EGFRis a member of the ErbB family of tyrosine kinase receptors, transmitting a growth signal induced by EGFR ligands such as TGFαand EGF in normal and cancer cells. It is a key factor in growth, invasion, and metastasis of tumor, thus often being used as a predictive factor of poor prognosis and a principal target for therapeutic intervention. Since the majority of deaths from cancer are caused by the metastases, a sequential and selective course containing stochastic elements from both cancer cells and its microenvironment, more and more attentions has been paid on the latter. The fact that EGFR signaling creates a conducive microenvironment for cance cells metastasis, provides a rationale for inhibiting EGFR signaling in TGFα-positive cancers.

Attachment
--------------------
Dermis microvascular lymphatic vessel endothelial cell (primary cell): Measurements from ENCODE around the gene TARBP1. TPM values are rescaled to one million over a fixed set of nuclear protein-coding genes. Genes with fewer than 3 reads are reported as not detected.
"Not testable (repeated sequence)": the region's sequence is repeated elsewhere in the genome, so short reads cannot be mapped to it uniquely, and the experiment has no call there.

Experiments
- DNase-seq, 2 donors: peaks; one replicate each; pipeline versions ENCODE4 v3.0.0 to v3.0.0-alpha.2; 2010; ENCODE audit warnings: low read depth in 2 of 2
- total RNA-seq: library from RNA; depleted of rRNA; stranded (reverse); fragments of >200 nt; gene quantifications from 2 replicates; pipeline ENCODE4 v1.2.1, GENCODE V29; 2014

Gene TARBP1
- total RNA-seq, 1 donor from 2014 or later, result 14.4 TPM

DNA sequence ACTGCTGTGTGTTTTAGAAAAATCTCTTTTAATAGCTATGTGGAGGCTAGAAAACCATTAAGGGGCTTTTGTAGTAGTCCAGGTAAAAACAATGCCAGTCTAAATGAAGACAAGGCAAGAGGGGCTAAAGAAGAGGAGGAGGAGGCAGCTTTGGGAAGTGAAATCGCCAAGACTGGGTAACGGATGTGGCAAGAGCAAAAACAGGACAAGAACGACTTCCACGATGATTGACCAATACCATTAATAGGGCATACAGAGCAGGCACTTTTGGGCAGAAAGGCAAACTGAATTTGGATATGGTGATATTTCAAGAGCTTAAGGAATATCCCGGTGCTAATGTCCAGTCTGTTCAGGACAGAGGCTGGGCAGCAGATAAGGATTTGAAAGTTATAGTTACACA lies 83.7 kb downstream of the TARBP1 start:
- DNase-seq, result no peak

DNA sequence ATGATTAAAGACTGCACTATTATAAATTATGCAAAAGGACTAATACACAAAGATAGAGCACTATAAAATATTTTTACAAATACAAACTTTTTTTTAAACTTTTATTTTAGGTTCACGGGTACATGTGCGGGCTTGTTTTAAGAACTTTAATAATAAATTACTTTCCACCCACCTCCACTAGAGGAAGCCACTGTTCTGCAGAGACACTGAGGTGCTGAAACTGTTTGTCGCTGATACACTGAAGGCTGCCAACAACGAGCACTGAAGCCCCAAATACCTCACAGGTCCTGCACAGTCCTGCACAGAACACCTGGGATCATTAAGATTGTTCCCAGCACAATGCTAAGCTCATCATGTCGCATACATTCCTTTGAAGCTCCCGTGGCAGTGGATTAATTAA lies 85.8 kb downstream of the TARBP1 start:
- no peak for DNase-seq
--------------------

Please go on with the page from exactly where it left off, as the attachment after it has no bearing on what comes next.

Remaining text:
Angiogenesis plays a key role in the initiation of metastases, which supplies adequate oxygen and nutrients for tumor cell proliferation and survival. The angiogenic proteins (VEGFA and IL-8) as well as proteolytic enzymes of MMP family (MMP-2 and MMP-9) which perform several key functions during angiogenesis , are found to be strongly expressed in the microenvironment of TGFα-positive tumors. Moreover, TGFβand EGFR have recently been implicated in the process of epithelial-mesenchymal transition (EMT), which comprises a switch in cell differentiation from polarized epithelial cells to contractile and motile mesenchymal cells. It has been proved that a tyrosine kinase inhibitor of EGFR signaling in combination with conventional therapy could induce a significant decrease in proliferation of tumor cells and significant apoptosis of both tumor cells and endothelial cells. Furthermore, antineovascular therapy targeting the EGFR and VEGFR signaling in tumor vasculature may provide a new approach to the treatment of cancer.